Other plastic surgeons, however, are sceptical about what’s motivating people to choose buccal fat removal. Dr Tunc Tiryaki, a consultant plastic surgeon at London’s Cadogan Clinic, refuses to perform buccal fat removal on his clients because he believes it’s the “wrong treatment” for achieving a defined face. “Buccal fat removal doesn’t create definition, it just creates emptiness between the cheek and the jawline,” he explains. Ironically, buccal fat removal can also cause a loss of collagen and fat in the cheeks. It is important to remove it as soon as possible. This will only speed up the inevitable aging process. “In the long run, when we get older, we lose volume in our cheeks,” Dr Tiryaki adds. “So patients start looking really gaunt, almost like ghosts. I wouldn’t recommend buccal fat removal to a patient trying to shape their face.”

Dr Tiryaki understands that social media is a major factor in the success of clients who are seeking plastic surgery. He also thinks interactive facial filters on apps such as Instagram or Snapchat might be behind the buccal fat removal boom – and the increasing popularity of looking really, really chiselled. “All filters are designed to make your face look ‘V shaped’ and more defined,” he says. “When you come back to reality, of course, this doesn’t correspond with our real anatomy.”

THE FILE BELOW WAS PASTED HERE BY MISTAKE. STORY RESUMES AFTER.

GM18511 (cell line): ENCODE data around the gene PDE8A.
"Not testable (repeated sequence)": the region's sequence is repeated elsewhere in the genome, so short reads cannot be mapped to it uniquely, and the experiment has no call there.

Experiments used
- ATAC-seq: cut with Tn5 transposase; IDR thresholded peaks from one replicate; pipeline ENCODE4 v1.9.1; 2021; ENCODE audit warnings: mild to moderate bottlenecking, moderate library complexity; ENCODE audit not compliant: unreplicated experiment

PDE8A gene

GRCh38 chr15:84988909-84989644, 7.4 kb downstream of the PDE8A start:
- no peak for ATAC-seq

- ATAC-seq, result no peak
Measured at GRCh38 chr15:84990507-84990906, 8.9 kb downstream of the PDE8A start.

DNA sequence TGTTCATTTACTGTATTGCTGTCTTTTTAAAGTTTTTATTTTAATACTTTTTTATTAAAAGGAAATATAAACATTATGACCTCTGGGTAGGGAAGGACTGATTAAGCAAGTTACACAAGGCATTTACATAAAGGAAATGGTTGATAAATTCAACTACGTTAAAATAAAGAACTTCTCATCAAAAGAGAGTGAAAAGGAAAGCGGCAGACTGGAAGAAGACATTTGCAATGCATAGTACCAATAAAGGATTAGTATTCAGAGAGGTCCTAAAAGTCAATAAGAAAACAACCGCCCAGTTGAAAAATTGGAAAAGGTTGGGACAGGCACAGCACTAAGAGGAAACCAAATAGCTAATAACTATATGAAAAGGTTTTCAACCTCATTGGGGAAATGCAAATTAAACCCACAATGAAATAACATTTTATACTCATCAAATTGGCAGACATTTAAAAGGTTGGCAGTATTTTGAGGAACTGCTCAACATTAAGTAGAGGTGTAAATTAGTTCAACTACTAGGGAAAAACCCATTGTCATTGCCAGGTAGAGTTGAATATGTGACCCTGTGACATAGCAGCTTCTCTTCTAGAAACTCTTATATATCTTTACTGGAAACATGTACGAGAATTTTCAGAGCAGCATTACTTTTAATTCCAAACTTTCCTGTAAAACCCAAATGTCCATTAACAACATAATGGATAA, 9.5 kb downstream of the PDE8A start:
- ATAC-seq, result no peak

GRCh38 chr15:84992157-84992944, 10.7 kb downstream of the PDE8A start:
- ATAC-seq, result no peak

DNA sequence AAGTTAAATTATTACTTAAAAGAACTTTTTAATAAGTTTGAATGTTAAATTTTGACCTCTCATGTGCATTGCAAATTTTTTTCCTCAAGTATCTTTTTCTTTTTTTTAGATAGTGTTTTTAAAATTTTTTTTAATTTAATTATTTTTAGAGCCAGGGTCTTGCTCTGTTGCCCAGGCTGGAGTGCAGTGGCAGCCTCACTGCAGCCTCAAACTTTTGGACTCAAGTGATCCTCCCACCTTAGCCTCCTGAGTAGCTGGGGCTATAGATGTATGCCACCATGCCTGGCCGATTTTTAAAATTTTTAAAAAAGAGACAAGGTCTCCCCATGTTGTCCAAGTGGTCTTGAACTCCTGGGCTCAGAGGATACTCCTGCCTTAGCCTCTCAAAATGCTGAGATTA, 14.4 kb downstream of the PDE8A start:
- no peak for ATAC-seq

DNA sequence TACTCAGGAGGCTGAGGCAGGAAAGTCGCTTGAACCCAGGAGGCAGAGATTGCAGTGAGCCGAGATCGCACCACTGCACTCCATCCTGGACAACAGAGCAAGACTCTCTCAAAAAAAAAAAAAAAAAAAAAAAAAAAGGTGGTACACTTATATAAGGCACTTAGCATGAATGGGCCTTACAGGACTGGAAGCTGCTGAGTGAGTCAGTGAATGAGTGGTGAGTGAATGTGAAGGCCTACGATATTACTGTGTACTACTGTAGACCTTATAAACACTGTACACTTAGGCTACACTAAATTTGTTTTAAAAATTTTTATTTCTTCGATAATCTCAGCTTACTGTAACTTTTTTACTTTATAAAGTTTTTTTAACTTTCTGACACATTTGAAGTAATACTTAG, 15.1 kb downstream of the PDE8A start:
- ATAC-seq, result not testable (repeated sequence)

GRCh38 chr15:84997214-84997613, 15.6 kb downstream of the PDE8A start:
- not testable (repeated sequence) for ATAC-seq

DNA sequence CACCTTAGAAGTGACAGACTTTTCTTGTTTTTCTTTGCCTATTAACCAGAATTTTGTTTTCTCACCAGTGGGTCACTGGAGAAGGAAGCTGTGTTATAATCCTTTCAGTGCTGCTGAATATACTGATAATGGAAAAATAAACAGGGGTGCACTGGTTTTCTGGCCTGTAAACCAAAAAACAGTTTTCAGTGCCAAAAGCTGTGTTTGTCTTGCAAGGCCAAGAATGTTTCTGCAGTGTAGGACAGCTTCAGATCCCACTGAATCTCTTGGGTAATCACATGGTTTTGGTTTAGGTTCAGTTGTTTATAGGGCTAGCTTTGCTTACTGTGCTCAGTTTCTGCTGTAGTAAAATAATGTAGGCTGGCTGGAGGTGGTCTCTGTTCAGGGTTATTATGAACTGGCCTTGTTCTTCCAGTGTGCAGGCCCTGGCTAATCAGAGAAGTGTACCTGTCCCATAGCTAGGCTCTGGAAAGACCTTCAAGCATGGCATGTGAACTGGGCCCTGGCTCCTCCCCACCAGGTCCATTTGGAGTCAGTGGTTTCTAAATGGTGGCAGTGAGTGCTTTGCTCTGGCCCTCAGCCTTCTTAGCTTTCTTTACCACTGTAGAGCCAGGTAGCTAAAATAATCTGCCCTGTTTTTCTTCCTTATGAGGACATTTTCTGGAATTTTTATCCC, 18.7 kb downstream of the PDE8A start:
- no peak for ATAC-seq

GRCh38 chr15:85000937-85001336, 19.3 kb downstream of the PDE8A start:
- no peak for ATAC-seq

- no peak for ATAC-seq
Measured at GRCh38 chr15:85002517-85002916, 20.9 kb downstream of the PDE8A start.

If you must know, your buccal fat pad is located just under your cheek (iStock)

Your buccal fat pad can be found just below your cheek (iStock).

However, Instagram filters didn’t exist before the creation of thin, sculpted Instagram filters. Contouring is a makeup technique that dates back to the 1930s when makeup artists began shading actors’ faces so that they wouldn’t appear so flat on film. Contouring involves using hues of makeup darker than the subject’s skin tone, in order to create shadows on different parts of the face. In the 1990s, makeup artist Kevyn Aucoin (who created one of beauty’s most popular sculpting powders) was responsible for the chiselled look on many famous models and celebrities, including Madonna, Whitney Houston and Cher. Kim Kardashian popularized it in the 2010s by posting her daily shade routine to her millions of fans via a video tutorial. Buccal fat removal is a method to make contouring look permanent.